Claims of ‘male brotherhood culture’ in policing rejected

·3-min read
The Victims’ Commissioner for England and Wales levelled the claim at policing figures (Dave Thompson/PA) (PA Archive)
The Victims’ Commissioner for England and Wales levelled the claim at policing figures (Dave Thompson/PA) (PA Archive)

Police chiefs have dismissed accusations of there being a “male brotherhood culture” in the service.

The Victims’ Commissioner for England and Wales levelled the claim at policing figures during a crime conference in Westminster on Wednesday as she called on forces to lead the “fight” against sexist culture.

Dame Vera Baird told delegates: “You can change the culture”, adding: “I hope to see police as modern men proudly leading the fight against sexist culture, speaking out like the bystander project volunteers.”

Posing questions to the audience to ask themselves, she said: “After 30 reports and 30 years of women’s voices roused against violence against women and girls, why are you still not policing it properly?

We must be challenging any culture that is not inclusive in any part of policing, and calling that out, and then, as leaders in policing, dealing with those issues appropriately

Martin Hewitt, NPCC

“May it be because you’re blaming the victims of it for crimes committed against them through some undertone of sexism either born or encouraged by the essentially male brotherhood culture in policing?

“Does being a police officer make you a worse sexist than the ordinary man in the street?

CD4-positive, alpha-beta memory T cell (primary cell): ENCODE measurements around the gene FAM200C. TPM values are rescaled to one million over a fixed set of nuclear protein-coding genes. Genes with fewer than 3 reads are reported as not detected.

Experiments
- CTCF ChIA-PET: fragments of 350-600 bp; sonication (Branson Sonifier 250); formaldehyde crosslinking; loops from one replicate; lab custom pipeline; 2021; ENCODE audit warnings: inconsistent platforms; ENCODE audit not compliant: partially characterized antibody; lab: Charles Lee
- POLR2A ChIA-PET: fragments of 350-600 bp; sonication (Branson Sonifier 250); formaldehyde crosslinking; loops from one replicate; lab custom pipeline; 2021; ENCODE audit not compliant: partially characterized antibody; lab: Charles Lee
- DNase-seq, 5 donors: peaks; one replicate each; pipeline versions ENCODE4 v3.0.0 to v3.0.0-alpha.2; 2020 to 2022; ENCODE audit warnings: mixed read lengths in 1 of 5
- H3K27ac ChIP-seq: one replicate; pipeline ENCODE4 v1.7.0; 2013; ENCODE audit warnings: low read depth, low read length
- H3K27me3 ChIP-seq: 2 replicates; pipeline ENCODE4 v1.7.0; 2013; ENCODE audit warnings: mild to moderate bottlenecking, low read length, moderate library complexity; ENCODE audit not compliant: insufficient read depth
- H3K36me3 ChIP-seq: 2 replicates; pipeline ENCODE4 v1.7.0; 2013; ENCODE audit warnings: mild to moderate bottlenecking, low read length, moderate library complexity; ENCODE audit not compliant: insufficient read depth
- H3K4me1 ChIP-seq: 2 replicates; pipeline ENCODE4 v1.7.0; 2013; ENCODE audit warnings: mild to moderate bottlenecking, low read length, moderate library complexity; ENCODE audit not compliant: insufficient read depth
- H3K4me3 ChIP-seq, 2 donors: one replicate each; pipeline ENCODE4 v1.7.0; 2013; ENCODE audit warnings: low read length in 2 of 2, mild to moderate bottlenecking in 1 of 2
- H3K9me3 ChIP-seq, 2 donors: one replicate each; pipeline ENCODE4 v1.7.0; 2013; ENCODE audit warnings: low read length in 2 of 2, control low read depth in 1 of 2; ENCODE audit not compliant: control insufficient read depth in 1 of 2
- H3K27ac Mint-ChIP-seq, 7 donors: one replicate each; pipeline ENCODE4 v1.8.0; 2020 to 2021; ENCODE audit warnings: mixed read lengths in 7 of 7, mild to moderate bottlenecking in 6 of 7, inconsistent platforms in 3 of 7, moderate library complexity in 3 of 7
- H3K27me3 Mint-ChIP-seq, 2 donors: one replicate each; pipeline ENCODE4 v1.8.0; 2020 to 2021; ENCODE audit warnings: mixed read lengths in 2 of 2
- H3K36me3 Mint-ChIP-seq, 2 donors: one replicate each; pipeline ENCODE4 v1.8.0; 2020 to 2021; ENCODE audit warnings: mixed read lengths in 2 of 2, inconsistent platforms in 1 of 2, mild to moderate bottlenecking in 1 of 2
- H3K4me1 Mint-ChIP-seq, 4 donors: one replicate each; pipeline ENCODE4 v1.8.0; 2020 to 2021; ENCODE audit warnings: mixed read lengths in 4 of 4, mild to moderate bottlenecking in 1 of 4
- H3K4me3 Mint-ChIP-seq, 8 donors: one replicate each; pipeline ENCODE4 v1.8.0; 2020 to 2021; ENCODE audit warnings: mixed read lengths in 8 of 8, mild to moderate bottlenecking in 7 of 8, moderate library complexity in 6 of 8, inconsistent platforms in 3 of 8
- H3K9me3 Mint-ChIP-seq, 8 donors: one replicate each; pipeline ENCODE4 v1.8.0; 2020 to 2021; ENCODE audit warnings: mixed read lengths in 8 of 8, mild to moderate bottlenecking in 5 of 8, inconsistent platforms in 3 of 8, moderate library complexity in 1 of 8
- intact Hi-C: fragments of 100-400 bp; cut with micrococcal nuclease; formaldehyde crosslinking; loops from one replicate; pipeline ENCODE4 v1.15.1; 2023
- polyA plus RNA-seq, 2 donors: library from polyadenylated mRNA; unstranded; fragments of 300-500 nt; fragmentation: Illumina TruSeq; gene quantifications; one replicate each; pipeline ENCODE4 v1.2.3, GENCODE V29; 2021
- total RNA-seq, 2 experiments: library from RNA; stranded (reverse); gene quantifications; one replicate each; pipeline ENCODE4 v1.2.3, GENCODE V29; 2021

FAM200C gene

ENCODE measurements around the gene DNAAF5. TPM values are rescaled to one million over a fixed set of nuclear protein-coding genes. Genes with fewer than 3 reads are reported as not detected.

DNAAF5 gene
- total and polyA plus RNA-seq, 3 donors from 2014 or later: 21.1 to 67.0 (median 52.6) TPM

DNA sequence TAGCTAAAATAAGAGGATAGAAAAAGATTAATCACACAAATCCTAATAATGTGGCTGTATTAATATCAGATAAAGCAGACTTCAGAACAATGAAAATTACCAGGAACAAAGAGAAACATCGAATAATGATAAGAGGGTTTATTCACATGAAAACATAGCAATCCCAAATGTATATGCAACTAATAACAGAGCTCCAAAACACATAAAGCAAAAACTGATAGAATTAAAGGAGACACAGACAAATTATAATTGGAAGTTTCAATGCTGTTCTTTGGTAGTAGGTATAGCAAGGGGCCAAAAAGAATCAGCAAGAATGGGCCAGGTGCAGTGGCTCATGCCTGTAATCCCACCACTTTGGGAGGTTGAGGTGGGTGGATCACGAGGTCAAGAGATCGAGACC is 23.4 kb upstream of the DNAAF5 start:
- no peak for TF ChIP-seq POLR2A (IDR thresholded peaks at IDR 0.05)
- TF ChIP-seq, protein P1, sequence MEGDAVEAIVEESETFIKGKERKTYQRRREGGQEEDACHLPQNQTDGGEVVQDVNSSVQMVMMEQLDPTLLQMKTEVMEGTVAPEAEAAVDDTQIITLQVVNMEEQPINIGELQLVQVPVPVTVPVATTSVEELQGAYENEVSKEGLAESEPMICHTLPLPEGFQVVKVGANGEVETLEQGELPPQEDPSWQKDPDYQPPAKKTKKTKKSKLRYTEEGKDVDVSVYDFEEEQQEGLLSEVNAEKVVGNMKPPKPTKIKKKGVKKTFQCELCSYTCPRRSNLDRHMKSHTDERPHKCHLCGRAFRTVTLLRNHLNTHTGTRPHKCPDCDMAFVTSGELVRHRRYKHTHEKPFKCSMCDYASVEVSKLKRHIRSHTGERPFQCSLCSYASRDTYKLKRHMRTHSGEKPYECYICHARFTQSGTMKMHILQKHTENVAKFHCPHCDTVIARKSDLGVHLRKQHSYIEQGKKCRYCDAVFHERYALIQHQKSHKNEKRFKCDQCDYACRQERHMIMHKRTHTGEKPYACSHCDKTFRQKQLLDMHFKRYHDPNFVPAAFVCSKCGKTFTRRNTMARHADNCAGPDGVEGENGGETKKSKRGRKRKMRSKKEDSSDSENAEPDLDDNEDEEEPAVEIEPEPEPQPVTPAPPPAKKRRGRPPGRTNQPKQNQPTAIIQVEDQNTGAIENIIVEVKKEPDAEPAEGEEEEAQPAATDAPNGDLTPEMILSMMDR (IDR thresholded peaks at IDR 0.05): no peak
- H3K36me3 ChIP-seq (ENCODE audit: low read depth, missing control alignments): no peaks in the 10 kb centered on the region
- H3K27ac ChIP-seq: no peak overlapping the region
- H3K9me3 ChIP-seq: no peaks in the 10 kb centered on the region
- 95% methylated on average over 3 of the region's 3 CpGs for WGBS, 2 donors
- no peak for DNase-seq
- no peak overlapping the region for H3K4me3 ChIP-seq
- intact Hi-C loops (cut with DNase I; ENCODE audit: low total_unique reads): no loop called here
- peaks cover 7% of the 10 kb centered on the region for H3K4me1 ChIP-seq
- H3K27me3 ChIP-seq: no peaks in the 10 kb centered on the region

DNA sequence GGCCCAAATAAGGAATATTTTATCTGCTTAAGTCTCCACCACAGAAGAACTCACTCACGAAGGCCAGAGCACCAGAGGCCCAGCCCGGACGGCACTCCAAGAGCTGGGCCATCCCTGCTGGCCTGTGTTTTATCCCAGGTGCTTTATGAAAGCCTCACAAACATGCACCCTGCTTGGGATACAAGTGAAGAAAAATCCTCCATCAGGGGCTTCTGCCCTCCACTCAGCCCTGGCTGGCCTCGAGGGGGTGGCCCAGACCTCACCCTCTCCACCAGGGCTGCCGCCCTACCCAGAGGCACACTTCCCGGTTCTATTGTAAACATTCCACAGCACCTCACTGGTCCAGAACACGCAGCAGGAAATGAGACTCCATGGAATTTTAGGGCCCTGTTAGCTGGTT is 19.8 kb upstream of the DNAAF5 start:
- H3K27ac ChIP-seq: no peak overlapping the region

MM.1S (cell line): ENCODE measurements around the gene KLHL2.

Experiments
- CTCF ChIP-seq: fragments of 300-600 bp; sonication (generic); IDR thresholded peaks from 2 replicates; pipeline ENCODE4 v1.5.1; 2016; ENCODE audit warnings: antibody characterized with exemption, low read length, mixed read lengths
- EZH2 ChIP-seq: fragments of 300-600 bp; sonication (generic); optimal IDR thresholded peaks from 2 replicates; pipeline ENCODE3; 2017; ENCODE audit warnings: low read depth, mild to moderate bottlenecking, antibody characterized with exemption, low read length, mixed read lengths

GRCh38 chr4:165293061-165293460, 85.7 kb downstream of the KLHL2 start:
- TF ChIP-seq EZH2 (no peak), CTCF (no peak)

“And if so, don’t you owe it to the public to see that and to change culture around by 180 degrees and start to lead us out of this epidemic of violence against women and girls?”

Describing the service as “overwhelmingly still male”, Dame Vera also recounted how a senior police officer had told her that they felt “fully accepted as long as they behave like white men”.

She added: “Males who don’t discourage cheap, misogynistic remarks, sexual comments, talking of women like objects whose predominant point is their sexuality and not their humanity – people who don’t discourage men from that behaviour encourage dangerous men to think that they have full support of their agenda to exercise their male entitlement over these female objects as and how they wish.”

When later asked if he would agree with the description of a male brotherhood culture in policing, National Police Chiefs’ Council chairman Martin Hewitt told reporters: “No, I wouldn’t agree with that terminology”, later adding: “I wouldn’t accept that definition.”

He said: “I can understand why that line gets used when you look at the organisation, but I don’t accept it as a characterisation.”

To “subscribe one culture” to all forces across the country “I think is not really very sensible”, he said, adding: “So, the key for me is we must be challenging any culture that is not inclusive in any part of policing, and calling that out, and then, as leaders in policing, dealing with those issues appropriately…”

He had previously told delegates: “We must be honest with ourselves that misogynistic attitudes and behaviours that exist in society exist in policing too.

“And it matters more in policing because of the powers that we hold and because our legitimacy is built on trust and confidence.

“We need to promote, protect and nurture the right culture in policing. All of us need to reflect on how we as individuals demand and support a culture that is inclusive for both our own staff, but also for the people we serve. And we must be more open, more alert to, and more challenging of, behaviour or actions that undermine that culture.”

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